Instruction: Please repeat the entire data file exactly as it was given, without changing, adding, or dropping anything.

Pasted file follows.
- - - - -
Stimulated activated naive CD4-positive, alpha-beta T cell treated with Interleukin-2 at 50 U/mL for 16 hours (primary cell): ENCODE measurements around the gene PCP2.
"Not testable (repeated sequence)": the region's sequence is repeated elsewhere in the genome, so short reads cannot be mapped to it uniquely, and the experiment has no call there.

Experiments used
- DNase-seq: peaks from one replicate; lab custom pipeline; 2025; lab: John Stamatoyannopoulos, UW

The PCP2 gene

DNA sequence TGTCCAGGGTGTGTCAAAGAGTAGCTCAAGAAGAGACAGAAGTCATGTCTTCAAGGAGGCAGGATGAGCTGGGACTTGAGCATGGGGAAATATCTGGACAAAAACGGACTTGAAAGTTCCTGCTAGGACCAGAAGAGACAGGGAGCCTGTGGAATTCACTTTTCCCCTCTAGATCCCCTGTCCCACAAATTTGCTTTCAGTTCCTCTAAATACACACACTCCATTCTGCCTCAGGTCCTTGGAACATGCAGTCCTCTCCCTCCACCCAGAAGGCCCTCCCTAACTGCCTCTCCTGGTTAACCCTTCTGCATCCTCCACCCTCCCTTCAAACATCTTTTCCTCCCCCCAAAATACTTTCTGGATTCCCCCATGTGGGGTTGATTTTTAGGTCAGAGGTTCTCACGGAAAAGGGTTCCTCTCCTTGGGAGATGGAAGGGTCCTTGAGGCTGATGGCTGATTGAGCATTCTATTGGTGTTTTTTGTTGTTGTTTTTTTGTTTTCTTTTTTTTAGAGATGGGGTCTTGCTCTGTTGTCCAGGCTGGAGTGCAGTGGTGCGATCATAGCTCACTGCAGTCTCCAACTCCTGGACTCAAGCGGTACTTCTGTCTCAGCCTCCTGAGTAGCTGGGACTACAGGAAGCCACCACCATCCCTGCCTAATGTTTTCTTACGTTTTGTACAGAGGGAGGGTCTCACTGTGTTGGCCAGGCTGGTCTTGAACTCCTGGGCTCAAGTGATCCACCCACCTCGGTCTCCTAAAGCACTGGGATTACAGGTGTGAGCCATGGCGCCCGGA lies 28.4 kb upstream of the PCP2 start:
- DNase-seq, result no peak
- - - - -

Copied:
Stimulated activated naive CD4-positive, alpha-beta T cell treated with Interleukin-2 at 50 U/mL for 16 hours (primary cell): ENCODE measurements around the gene PCP2.
"Not testable (repeated sequence)": the region's sequence is repeated elsewhere in the genome, so short reads cannot be mapped to it uniquely, and the experiment has no call there.

Experiments used
- DNase-seq: peaks from one replicate; lab custom pipeline; 2025; lab: John Stamatoyannopoulos, UW

The PCP2 gene

DNA sequence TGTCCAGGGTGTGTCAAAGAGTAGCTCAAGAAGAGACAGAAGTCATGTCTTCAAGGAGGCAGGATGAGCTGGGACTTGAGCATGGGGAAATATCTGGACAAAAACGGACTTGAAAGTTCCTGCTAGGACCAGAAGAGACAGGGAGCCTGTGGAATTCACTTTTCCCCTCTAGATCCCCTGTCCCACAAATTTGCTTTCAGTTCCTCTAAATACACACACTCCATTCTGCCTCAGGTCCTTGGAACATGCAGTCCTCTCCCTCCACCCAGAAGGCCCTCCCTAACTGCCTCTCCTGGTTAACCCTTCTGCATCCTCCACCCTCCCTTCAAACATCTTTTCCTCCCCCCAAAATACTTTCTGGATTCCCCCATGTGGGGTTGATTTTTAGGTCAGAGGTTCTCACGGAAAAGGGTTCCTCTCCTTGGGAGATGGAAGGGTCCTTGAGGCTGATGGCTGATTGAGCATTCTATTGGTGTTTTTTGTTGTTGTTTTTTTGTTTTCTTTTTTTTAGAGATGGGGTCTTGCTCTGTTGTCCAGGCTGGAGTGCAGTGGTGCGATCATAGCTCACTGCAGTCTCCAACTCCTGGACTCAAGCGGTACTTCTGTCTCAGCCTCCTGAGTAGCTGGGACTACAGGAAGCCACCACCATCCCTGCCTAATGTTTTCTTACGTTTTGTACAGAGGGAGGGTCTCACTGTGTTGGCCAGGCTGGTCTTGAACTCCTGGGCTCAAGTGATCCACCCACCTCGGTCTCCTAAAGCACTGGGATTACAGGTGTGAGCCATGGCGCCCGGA lies 28.4 kb upstream of the PCP2 start:
- DNase-seq, result no peak